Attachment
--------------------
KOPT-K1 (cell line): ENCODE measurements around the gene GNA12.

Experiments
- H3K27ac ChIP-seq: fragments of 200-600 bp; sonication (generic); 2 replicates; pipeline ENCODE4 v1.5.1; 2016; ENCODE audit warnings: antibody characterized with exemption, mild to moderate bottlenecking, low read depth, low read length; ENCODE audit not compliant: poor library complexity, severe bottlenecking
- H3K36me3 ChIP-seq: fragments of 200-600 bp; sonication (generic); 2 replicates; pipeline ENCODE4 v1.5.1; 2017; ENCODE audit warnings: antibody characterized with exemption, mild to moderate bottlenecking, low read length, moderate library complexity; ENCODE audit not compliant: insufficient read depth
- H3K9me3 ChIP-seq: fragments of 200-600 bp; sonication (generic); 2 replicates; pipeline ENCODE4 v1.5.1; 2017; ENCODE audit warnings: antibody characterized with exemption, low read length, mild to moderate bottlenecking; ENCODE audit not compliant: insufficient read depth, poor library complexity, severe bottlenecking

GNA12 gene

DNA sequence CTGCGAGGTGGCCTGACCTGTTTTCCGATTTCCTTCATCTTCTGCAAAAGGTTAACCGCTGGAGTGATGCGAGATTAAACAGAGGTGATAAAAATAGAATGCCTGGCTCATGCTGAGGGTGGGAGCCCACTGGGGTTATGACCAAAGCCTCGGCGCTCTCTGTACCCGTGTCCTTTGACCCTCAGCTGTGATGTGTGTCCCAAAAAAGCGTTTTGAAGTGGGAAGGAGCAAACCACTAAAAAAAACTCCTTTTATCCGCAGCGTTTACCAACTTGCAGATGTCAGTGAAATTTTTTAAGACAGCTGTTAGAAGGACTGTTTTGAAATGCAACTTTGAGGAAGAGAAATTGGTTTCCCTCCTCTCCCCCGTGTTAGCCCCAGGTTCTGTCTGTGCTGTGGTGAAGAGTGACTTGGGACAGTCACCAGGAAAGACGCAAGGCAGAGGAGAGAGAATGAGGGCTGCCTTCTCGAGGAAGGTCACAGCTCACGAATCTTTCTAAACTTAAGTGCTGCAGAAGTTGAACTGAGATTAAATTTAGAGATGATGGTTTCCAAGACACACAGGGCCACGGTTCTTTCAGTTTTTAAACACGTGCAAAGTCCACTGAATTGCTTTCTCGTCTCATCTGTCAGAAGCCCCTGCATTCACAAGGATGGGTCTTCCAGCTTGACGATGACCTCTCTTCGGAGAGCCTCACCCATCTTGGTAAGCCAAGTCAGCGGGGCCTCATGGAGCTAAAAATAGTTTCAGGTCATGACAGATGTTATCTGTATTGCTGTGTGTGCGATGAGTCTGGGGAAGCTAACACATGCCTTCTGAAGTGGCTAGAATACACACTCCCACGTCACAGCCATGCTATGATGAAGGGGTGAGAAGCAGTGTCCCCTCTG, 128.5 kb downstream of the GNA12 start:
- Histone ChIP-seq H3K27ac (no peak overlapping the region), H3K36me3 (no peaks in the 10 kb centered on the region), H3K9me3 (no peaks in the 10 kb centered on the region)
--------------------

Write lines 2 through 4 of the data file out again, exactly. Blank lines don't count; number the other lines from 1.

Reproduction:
Experiments
- H3K27ac ChIP-seq: fragments of 200-600 bp; sonication (generic); 2 replicates; pipeline ENCODE4 v1.5.1; 2016; ENCODE audit warnings: antibody characterized with exemption, mild to moderate bottlenecking, low read depth, low read length; ENCODE audit not compliant: poor library complexity, severe bottlenecking
- H3K36me3 ChIP-seq: fragments of 200-600 bp; sonication (generic); 2 replicates; pipeline ENCODE4 v1.5.1; 2017; ENCODE audit warnings: antibody characterized with exemption, mild to moderate bottlenecking, low read length, moderate library complexity; ENCODE audit not compliant: insufficient read depth